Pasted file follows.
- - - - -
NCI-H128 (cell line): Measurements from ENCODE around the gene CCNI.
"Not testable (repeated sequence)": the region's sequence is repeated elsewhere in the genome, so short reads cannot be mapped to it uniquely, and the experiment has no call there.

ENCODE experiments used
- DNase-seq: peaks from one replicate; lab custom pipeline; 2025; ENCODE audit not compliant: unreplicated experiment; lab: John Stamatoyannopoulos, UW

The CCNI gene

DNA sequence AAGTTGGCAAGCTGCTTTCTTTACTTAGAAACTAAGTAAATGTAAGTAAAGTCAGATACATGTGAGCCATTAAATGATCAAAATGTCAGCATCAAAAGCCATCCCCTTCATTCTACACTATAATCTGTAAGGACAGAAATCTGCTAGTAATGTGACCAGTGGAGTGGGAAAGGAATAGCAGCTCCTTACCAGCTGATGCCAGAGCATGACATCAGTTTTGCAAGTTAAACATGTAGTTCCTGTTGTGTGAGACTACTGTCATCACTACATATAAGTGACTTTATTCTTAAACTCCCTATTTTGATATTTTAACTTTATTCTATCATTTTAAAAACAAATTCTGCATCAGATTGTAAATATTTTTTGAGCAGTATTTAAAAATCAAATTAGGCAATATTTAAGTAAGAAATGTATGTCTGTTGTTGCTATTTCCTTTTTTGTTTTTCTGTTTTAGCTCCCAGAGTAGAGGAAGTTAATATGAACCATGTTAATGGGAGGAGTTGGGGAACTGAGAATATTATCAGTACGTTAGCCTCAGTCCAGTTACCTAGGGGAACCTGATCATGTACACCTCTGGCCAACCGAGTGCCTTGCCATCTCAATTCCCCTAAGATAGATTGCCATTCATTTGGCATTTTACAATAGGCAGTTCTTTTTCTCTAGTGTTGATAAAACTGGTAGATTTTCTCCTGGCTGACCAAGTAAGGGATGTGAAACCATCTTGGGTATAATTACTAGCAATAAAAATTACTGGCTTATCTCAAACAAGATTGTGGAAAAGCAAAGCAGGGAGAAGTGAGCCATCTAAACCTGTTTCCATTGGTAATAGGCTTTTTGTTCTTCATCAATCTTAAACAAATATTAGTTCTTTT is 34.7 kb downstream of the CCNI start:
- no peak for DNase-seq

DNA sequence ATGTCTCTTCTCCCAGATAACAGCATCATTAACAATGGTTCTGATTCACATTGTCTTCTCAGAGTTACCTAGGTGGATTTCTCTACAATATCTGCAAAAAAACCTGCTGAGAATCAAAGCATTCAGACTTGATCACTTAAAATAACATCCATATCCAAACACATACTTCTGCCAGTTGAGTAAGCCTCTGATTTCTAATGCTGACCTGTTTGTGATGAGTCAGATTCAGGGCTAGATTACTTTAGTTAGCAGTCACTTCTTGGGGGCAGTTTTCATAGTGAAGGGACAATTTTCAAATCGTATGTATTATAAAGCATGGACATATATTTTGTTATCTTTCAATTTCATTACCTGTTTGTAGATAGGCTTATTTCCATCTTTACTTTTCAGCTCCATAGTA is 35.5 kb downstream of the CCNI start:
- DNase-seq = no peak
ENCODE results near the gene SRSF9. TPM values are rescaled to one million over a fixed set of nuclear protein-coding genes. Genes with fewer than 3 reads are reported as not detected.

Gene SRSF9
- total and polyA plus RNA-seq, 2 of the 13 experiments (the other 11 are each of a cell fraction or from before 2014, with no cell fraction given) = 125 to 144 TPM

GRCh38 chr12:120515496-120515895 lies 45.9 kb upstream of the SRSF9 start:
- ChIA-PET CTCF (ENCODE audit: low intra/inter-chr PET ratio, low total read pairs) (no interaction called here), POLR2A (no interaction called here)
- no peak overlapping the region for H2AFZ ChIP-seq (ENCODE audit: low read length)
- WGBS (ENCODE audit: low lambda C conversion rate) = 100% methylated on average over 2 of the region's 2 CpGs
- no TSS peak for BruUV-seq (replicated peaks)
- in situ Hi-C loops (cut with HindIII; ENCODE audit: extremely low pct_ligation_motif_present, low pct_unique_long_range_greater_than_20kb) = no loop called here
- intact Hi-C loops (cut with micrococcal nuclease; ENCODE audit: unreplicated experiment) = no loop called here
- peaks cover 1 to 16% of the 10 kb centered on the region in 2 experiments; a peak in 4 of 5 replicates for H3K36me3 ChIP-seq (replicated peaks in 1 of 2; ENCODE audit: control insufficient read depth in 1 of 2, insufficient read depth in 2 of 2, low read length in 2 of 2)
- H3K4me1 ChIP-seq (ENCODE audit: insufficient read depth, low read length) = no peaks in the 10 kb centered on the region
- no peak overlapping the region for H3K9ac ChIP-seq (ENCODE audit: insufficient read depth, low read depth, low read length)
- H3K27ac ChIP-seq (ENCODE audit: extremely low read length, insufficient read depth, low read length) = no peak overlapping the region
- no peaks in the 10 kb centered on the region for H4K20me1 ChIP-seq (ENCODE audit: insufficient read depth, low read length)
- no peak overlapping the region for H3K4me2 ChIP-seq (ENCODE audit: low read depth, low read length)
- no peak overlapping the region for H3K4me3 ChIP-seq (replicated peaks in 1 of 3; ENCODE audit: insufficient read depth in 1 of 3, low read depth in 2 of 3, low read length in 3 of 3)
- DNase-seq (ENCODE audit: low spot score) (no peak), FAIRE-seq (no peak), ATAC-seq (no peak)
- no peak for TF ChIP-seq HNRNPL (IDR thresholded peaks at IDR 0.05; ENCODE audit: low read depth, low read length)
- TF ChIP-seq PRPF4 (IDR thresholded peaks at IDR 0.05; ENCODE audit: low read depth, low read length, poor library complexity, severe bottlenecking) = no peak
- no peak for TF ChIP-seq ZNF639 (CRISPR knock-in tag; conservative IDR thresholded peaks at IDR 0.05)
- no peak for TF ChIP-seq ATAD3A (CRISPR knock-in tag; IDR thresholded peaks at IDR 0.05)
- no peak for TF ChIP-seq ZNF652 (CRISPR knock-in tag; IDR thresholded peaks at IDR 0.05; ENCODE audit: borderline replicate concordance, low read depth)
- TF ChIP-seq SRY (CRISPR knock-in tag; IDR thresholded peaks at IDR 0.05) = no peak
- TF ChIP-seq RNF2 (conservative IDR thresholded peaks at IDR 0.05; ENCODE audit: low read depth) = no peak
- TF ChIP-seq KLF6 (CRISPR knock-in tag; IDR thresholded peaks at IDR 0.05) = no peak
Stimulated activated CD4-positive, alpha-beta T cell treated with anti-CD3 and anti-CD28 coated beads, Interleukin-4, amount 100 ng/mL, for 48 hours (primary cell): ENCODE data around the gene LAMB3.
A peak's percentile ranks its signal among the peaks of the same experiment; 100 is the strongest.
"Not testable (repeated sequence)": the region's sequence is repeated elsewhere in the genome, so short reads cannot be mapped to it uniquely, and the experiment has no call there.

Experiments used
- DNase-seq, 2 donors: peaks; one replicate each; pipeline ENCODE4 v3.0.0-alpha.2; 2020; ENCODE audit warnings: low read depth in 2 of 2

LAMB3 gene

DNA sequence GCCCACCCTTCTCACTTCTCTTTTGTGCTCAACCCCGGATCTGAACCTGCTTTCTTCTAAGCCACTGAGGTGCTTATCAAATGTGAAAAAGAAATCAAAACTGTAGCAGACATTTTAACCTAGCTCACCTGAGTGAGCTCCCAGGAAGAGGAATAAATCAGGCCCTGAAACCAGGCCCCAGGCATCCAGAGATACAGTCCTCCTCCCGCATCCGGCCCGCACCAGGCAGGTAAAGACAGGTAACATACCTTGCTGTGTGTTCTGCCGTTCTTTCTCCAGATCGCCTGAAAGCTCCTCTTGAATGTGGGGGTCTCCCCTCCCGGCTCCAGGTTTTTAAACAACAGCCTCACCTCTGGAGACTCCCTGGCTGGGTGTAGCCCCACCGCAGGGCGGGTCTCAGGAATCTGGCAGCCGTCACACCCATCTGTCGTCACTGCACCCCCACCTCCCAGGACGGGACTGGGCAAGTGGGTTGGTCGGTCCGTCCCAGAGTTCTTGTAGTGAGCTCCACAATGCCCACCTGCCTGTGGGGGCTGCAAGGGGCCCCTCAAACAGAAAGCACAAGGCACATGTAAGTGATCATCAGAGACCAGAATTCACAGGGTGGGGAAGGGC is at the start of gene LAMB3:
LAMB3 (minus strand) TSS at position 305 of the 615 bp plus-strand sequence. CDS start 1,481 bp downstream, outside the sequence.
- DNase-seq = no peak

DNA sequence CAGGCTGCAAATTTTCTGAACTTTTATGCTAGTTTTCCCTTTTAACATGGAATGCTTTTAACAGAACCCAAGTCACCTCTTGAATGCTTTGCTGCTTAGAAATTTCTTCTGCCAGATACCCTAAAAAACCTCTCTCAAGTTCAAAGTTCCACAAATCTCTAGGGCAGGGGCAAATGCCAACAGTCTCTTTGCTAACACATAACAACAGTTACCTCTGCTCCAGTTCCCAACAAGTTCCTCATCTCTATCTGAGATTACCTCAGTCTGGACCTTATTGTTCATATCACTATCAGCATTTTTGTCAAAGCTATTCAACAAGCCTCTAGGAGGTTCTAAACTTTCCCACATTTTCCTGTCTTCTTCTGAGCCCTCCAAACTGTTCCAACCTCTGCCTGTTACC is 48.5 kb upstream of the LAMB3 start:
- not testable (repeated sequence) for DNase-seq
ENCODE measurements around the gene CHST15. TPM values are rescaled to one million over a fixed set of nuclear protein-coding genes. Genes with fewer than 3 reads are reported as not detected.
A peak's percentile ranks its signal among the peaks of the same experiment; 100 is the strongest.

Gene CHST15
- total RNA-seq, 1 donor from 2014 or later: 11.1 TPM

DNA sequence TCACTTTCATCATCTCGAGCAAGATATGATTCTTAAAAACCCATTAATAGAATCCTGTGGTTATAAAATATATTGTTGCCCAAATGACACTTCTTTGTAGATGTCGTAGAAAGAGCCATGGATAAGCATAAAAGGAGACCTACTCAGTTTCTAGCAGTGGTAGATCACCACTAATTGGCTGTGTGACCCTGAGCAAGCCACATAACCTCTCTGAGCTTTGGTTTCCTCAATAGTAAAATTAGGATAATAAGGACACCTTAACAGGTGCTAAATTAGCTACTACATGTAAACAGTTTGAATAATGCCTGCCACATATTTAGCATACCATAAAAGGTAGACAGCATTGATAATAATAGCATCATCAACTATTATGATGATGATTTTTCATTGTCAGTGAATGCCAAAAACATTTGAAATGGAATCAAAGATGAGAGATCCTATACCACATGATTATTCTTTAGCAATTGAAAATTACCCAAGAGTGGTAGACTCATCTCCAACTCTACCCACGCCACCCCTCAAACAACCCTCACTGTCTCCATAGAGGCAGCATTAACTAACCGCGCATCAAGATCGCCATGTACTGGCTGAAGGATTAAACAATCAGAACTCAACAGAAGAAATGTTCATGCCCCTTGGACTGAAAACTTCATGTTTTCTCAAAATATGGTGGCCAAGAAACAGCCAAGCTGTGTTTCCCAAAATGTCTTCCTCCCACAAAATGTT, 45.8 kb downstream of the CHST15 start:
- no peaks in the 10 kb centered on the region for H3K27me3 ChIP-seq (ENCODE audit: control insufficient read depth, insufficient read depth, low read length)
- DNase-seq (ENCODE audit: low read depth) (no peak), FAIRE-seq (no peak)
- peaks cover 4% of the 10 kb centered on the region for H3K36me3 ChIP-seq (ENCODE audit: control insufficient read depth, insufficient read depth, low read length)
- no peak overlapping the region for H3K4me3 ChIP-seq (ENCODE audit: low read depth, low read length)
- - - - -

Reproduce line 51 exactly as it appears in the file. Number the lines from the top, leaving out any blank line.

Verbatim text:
DNA sequence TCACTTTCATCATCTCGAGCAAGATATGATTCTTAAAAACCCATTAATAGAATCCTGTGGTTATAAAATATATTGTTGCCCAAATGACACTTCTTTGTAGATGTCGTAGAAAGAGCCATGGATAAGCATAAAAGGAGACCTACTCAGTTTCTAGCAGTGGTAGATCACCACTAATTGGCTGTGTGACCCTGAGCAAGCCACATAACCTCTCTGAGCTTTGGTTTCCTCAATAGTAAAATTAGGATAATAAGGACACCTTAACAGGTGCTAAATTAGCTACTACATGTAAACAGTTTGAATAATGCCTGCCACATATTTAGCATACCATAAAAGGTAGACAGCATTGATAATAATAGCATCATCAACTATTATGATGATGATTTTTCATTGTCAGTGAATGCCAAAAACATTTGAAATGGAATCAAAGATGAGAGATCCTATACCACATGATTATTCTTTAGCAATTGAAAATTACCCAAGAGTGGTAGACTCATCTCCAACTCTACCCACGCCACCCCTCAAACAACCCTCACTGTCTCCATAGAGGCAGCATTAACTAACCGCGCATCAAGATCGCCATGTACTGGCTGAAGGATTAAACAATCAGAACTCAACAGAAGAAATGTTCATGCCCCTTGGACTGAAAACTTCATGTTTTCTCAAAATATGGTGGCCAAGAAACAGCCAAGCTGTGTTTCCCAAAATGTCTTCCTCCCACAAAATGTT, 45.8 kb downstream of the CHST15 start: